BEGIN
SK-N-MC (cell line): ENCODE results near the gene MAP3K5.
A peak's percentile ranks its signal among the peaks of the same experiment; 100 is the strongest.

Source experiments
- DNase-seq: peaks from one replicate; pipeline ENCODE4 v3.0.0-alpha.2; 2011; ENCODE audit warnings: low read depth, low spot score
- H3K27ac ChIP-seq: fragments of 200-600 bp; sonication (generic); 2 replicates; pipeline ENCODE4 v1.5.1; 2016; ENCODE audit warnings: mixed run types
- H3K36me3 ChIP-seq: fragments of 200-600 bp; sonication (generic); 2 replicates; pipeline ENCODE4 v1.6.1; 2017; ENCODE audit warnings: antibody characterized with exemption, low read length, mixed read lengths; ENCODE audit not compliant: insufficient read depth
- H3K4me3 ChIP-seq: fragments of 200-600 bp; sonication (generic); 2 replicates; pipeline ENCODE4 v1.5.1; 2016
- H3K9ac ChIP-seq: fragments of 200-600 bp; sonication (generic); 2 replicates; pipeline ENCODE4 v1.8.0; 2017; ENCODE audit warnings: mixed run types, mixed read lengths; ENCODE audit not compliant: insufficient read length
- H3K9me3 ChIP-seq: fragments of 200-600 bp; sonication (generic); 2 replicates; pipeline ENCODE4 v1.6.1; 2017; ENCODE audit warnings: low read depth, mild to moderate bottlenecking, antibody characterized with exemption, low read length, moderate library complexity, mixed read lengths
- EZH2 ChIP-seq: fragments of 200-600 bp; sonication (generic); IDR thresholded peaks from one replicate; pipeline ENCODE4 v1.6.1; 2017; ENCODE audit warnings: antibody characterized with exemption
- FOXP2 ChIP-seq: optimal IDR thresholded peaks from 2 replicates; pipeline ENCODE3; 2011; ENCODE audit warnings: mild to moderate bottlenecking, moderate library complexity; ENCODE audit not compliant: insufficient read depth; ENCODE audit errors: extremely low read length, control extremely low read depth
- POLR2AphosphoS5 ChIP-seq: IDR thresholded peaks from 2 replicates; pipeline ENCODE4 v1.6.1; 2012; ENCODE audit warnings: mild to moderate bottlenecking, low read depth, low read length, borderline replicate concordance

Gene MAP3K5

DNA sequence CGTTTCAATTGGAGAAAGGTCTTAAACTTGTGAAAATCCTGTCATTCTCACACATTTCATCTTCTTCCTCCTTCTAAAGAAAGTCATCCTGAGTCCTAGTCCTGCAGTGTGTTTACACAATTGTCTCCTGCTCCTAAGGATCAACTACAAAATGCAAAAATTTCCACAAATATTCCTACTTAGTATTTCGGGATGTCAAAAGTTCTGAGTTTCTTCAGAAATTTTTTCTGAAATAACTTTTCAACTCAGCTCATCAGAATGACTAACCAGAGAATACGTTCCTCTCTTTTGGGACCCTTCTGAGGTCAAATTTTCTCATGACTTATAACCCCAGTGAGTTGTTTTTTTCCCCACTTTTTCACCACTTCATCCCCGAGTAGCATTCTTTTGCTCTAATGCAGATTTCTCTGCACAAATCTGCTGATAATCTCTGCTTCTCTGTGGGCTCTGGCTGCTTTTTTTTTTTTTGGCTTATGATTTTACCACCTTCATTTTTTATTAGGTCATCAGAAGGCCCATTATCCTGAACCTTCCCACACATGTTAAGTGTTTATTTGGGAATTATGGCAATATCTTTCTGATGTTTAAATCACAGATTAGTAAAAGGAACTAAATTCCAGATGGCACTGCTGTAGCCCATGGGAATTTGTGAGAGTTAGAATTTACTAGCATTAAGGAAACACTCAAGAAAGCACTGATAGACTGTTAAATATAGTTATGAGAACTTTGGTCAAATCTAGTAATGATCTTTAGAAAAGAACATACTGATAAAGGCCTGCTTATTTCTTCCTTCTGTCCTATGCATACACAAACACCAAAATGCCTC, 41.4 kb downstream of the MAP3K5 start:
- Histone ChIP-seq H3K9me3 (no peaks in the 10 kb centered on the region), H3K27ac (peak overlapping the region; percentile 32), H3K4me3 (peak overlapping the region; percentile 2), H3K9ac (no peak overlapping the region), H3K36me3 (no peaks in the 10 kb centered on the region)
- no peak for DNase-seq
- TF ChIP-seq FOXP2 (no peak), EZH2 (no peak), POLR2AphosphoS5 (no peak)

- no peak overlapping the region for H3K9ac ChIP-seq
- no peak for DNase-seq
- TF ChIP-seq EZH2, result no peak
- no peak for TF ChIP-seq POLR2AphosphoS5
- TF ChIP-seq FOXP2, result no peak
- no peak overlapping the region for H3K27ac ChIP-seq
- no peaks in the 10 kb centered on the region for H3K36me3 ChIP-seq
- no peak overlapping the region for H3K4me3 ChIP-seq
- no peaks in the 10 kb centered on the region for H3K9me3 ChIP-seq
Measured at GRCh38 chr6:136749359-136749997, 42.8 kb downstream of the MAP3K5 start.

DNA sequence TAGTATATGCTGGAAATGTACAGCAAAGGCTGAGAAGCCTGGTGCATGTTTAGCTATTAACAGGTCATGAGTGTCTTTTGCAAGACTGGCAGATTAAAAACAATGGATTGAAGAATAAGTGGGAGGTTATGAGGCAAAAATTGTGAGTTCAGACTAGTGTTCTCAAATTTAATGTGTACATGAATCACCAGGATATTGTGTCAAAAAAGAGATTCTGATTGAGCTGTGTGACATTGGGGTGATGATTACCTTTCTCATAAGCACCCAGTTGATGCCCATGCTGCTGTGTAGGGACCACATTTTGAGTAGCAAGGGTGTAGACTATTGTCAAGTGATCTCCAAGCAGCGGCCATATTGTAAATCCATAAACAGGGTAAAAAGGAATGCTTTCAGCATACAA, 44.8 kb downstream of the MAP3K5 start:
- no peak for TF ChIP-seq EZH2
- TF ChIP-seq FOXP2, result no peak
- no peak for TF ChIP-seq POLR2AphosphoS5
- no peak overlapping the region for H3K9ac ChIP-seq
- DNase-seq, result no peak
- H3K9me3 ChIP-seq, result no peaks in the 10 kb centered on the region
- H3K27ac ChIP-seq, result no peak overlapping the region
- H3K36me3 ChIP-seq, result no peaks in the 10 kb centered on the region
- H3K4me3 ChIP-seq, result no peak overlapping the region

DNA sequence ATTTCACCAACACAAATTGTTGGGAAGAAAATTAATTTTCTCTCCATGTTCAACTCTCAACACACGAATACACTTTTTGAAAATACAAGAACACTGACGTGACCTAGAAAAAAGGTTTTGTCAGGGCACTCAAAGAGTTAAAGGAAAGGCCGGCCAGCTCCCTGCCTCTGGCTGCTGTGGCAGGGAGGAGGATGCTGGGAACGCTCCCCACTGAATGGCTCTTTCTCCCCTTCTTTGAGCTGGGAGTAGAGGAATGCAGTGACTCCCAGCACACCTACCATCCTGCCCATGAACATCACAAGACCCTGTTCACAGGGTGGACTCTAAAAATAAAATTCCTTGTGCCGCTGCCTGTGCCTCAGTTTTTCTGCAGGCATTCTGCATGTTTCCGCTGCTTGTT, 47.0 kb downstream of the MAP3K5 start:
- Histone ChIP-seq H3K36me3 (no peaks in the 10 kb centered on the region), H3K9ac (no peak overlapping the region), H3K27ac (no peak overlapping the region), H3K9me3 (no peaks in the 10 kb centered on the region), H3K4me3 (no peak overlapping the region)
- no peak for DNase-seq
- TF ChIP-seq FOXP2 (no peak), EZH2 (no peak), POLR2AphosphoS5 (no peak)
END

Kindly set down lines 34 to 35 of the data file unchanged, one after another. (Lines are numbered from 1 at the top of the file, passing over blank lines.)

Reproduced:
- H3K9me3 ChIP-seq, result no peaks in the 10 kb centered on the region
- H3K27ac ChIP-seq, result no peak overlapping the region